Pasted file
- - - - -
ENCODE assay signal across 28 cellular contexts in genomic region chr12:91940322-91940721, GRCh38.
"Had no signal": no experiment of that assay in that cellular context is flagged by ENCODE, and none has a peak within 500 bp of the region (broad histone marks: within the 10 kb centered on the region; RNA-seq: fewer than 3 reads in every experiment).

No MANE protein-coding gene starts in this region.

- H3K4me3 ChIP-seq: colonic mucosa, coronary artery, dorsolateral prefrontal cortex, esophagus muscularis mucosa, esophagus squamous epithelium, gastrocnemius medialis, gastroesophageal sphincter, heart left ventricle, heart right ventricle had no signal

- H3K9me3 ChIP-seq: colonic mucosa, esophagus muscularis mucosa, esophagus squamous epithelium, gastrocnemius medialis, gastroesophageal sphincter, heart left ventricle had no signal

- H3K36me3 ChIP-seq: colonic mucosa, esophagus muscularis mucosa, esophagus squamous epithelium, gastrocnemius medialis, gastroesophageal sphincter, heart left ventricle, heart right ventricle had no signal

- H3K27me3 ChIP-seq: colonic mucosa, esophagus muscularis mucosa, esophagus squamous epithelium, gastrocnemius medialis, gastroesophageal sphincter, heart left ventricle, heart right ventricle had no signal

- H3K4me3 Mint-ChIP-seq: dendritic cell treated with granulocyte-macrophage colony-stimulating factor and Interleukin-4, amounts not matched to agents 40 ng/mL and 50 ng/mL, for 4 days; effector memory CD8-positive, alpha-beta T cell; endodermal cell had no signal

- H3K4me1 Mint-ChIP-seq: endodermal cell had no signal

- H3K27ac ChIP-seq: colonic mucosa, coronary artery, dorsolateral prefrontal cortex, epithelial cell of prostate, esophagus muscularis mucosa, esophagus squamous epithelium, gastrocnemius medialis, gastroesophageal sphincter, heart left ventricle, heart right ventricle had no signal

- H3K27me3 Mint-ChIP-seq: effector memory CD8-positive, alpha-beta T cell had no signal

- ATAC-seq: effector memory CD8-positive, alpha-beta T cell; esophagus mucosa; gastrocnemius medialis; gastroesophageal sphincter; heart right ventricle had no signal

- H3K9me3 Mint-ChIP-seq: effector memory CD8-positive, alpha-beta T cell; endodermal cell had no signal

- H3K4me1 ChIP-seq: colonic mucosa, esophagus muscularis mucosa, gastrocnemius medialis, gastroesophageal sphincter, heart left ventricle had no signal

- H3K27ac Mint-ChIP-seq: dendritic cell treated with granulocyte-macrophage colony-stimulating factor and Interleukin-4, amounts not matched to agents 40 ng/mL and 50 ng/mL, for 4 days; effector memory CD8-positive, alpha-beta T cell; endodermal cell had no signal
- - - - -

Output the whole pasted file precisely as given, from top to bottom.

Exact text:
ENCODE assay signal across 28 cellular contexts in genomic region chr12:91940322-91940721, GRCh38.
"Had no signal": no experiment of that assay in that cellular context is flagged by ENCODE, and none has a peak within 500 bp of the region (broad histone marks: within the 10 kb centered on the region; RNA-seq: fewer than 3 reads in every experiment).

No MANE protein-coding gene starts in this region.

- H3K4me3 ChIP-seq: colonic mucosa, coronary artery, dorsolateral prefrontal cortex, esophagus muscularis mucosa, esophagus squamous epithelium, gastrocnemius medialis, gastroesophageal sphincter, heart left ventricle, heart right ventricle had no signal

- H3K9me3 ChIP-seq: colonic mucosa, esophagus muscularis mucosa, esophagus squamous epithelium, gastrocnemius medialis, gastroesophageal sphincter, heart left ventricle had no signal

- H3K36me3 ChIP-seq: colonic mucosa, esophagus muscularis mucosa, esophagus squamous epithelium, gastrocnemius medialis, gastroesophageal sphincter, heart left ventricle, heart right ventricle had no signal

- H3K27me3 ChIP-seq: colonic mucosa, esophagus muscularis mucosa, esophagus squamous epithelium, gastrocnemius medialis, gastroesophageal sphincter, heart left ventricle, heart right ventricle had no signal

- H3K4me3 Mint-ChIP-seq: dendritic cell treated with granulocyte-macrophage colony-stimulating factor and Interleukin-4, amounts not matched to agents 40 ng/mL and 50 ng/mL, for 4 days; effector memory CD8-positive, alpha-beta T cell; endodermal cell had no signal

- H3K4me1 Mint-ChIP-seq: endodermal cell had no signal

- H3K27ac ChIP-seq: colonic mucosa, coronary artery, dorsolateral prefrontal cortex, epithelial cell of prostate, esophagus muscularis mucosa, esophagus squamous epithelium, gastrocnemius medialis, gastroesophageal sphincter, heart left ventricle, heart right ventricle had no signal

- H3K27me3 Mint-ChIP-seq: effector memory CD8-positive, alpha-beta T cell had no signal

- ATAC-seq: effector memory CD8-positive, alpha-beta T cell; esophagus mucosa; gastrocnemius medialis; gastroesophageal sphincter; heart right ventricle had no signal

- H3K9me3 Mint-ChIP-seq: effector memory CD8-positive, alpha-beta T cell; endodermal cell had no signal

- H3K4me1 ChIP-seq: colonic mucosa, esophagus muscularis mucosa, gastrocnemius medialis, gastroesophageal sphincter, heart left ventricle had no signal

- H3K27ac Mint-ChIP-seq: dendritic cell treated with granulocyte-macrophage colony-stimulating factor and Interleukin-4, amounts not matched to agents 40 ng/mL and 50 ng/mL, for 4 days; effector memory CD8-positive, alpha-beta T cell; endodermal cell had no signal